“After these things, God tested Abraham.”
I suspect that we can get no further with this reading until we deal with this whole business of God testing Abraham. What is this all about and what is God up to with Abraham?
The tempting answer is, ‘God wants to see what Abraham’s made of. How faithful is he REALLY?’ Because that’s what we would do.
Like when a teacher wants to know how much his students have learned from all he’s taught them he ‘tests them.’ How else is he / she to know what they know?
We’re all very familiar with testing and being tested. Nations test other nations to see how they’ll respond. Employers test their employees to see how much they can produce. Parents test their children to see responsible they are. Children test their parents to see if they can trust them. Spouses test their spouses to see if ‘you really love me.’ We all ‘test’ others and we are all tested and we know the pressure of being tested and always having to prove ourselves to someone else.
But none of that FITS when we hear that “God tested Abraham.” This is God. And God knows Abraham better than Abraham knows himself. There is nothing in Abraham that is hidden from God or that God needs to discover about him.
God is not ‘testing’ Abraham to see if He can ‘trust’ him or to determine if he has the right stuff for the job that God wants him to do.
It just doesn’t FIT that “God tested Abraham” because Abraham has to get a ‘passing grade’ to ‘qualify’ for membership in God’s Kingdom. That strips the ‘gospel’ out of ‘THE GOSPEL.’ And we get all of that that we need from our employer or parents or children or spouse or friends.
So, here’s what does FIT. Here’s the ‘gospel’ that ‘the Gospel’ is all about.
• “God tested Abraham” because God wants ABRAHAM TO KNOW how much ABRAHAM CAN TRUST GOD.
• “God tested Abraham” because God wants ABRAHAM TO KNOW how TRUSTWORTHY GOD’S WORD and PROMISE REALLY IS.
• “God tested Abraham” because He wants ABRAHAM TO KNOW the heart and the mind and love of God FOR HIM.
This is why James makes the ludicrous statement that he does which is really not ludicrous at all in light of the gospel. “Count it all joy, my brothers, when you meet trials of various kinds, for you know that the testing of your faith produces steadfastness.” Blessed is the man who remains steadfast under trial, for when he has stood the test he will receive the crown of life, which God has promised to those who love him.” (James 1:3,12)
The trials and tests that come from God are not so that we may prove ourselves worthy of God’s love and acceptance, but to demonstrate for us in the most tangible way how faithful and true and worthy of our complete trust and confidence God is.
God is going to fulfill His Word and Promise to Abraham, and through Abraham. And it doesn’t depend on how Abraham performs on this test. But when the test is complete, Abraham’s trust and confidence in God’s Word and Promise will be multiplied exponentially, along with his joy in knowing that God’s Word is always true, and when He promises you the “crown of life” you ought to put it on and start wearing it right now.
“After these things, God tested Abraham and said to him, “Abraham.”
Abraham had heard God call his name once before. “Now the Lord said to Abram, ‘Go from your country and your kindred and your father’s house to the land that I will show you…” And then we these incredible words, “So Abram went, as the Lord told him…” (Gen. 12:1,4)
God then tells Abraham that he will be the father of many nations that will be as uncountable as the stars in the sky and that through him all the nations of the world will be blessed. But then Sarah, Abraham’s wife discovers that she cannot conceive. And Abraham wonders if God’s Word and Promise are true and dependable – BECAUSE IT SURE SEEMS LIKE IT’S NOT. Maybe he misunderstood.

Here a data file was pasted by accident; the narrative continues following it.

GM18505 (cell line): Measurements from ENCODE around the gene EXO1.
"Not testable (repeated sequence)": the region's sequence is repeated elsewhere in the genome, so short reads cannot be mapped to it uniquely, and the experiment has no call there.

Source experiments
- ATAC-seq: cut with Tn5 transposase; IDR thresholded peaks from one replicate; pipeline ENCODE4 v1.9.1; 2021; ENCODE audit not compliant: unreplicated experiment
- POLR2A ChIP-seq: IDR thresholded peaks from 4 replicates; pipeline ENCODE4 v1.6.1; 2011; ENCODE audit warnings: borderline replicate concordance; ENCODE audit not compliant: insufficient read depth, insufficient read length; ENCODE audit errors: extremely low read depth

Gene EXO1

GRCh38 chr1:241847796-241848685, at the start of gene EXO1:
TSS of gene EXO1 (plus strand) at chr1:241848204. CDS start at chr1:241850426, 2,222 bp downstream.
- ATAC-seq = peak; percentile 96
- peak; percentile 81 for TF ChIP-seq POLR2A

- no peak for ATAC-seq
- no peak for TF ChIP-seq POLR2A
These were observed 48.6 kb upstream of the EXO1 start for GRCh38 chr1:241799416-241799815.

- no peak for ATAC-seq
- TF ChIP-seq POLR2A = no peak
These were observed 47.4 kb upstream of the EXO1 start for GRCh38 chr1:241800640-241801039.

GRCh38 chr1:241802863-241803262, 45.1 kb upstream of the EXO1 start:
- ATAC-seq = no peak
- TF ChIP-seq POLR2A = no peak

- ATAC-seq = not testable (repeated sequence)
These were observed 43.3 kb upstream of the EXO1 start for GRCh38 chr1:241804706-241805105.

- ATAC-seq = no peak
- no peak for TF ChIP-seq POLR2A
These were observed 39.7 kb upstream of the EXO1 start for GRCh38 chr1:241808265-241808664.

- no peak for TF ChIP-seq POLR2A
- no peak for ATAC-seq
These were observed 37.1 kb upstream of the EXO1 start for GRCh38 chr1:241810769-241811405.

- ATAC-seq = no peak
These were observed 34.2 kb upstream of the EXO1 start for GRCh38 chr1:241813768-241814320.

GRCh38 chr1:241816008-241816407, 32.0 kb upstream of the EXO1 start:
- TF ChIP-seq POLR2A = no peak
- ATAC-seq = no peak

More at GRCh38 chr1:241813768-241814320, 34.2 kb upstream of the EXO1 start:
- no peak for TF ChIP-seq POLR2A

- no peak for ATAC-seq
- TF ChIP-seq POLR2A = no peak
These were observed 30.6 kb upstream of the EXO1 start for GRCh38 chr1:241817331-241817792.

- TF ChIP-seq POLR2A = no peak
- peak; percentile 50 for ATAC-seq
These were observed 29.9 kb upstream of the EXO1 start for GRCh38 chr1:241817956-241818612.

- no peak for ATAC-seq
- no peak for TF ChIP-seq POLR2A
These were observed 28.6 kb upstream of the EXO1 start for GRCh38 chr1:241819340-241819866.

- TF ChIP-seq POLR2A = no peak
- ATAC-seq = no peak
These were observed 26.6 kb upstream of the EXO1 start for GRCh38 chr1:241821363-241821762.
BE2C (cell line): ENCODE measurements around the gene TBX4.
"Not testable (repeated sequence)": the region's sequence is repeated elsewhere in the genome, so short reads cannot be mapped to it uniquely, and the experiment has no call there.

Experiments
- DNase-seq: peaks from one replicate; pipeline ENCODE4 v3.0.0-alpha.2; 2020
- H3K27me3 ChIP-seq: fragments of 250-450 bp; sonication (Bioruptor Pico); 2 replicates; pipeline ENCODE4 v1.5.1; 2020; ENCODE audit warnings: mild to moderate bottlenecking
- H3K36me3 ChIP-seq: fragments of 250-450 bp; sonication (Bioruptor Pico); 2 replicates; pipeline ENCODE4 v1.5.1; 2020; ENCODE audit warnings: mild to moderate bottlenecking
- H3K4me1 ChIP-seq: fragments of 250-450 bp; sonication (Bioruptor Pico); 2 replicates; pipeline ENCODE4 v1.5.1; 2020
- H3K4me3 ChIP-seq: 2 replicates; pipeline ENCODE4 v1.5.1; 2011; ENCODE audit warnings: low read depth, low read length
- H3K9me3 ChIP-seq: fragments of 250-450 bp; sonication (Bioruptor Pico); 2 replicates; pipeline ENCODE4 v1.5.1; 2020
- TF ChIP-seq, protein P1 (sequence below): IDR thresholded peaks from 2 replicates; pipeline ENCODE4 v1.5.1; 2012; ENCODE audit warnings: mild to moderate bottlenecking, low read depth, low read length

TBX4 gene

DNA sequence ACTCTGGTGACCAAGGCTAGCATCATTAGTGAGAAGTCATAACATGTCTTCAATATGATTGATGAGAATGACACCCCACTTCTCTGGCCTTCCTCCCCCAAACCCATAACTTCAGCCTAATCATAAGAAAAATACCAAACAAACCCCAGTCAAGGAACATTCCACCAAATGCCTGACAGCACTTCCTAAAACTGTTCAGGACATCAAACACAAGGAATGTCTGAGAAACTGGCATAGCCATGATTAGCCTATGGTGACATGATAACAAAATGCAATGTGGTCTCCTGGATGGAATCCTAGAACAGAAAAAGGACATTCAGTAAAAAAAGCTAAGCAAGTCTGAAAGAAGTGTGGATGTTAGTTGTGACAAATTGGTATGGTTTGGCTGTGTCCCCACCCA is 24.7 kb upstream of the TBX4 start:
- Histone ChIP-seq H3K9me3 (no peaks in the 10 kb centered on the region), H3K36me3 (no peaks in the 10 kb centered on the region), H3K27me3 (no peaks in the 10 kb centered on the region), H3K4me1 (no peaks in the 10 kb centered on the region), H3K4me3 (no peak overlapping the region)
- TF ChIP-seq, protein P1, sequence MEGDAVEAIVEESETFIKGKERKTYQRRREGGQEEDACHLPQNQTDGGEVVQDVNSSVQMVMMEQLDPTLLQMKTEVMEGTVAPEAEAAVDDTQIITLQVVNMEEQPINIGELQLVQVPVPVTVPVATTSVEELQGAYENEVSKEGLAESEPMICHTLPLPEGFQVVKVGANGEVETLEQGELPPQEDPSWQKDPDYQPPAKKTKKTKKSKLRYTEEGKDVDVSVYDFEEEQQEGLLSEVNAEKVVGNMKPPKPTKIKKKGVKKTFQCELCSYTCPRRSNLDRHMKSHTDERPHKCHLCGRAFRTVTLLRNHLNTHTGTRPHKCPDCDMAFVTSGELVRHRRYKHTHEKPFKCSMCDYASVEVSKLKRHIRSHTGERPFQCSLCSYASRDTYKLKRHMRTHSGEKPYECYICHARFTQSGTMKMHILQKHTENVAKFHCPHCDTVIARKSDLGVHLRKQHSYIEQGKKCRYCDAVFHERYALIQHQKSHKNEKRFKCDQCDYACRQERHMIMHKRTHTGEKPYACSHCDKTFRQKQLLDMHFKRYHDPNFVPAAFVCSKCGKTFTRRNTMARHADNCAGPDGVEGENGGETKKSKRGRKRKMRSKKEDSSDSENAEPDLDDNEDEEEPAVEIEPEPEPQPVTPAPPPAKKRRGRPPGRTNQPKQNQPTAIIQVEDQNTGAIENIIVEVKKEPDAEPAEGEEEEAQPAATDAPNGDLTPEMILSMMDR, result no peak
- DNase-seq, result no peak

But God told Abraham to wait. Be patient. Trust Me. And Abraham waits. And he turns 100 and Sarah laughs when she’s told that now, finally, she’s going to have a baby. But God says, just wait. Be patient. Trust Me. And sure enough, Sarah becomes pregnant and gives birth to a son whom she names, Isaac, which means, child of ‘my laughter.’ And God says, ‘see, you should never have doubted me. You can trust Me. “Through Isaac shall your offspring be.” And both Abraham and Sarah must have said, “forgive me for ever doubting you, Lord.”
“After THESE THINGS, God tested Abraham, and said to him, ‘Abraham.’ And he said, ‘Here am I.”
God said, “take your son, your only son, Isaac, whom you love, and go to the land of Moriah, and offer him there as a burnt offering on one of the mountains of which I shall tell you.”
Now here’s the part about this TEST that we must grasp if we are to understand what this is really all about and what this is really like. Abraham DOESN’T KNOW that this is just a TEST. We do. AND WE KNOW HOW IT’S GOING TO END. But Abraham doesn’t. Abraham must simply TRUST GOD.
And this is what it’s ACTUALLY like for us too. When God tests us we never know that it’s just a test. We don’t know where it’s going or how it’s going to end. We must simply trust God.
What thoughts must have gone through Abraham’s mind? God said, “Through Isaac shall your offspring be.” And now God said, “kill Isaac.”
And it’s right about here that most of us say, ‘this is all very interesting, but to be honest, this is a lot more religion than I was looking for. Frankly, I just thought that it would be nice to come to church, good for the kids, maybe it would fix my spouse. We just wanted a little ‘spirituality’ to add to our ‘worldly’ lives. But this is too much. What kind of God is this who tests a man like this anyway?
But then we shut our mouths. Because what do we read? “So, Abraham rose early in the morning…” without hesitation or delay or procrastination. Abraham doesn’t say, ‘well let me pray on it Lord.’ ‘Let me talk it over with the misses and I’ll get back to you.’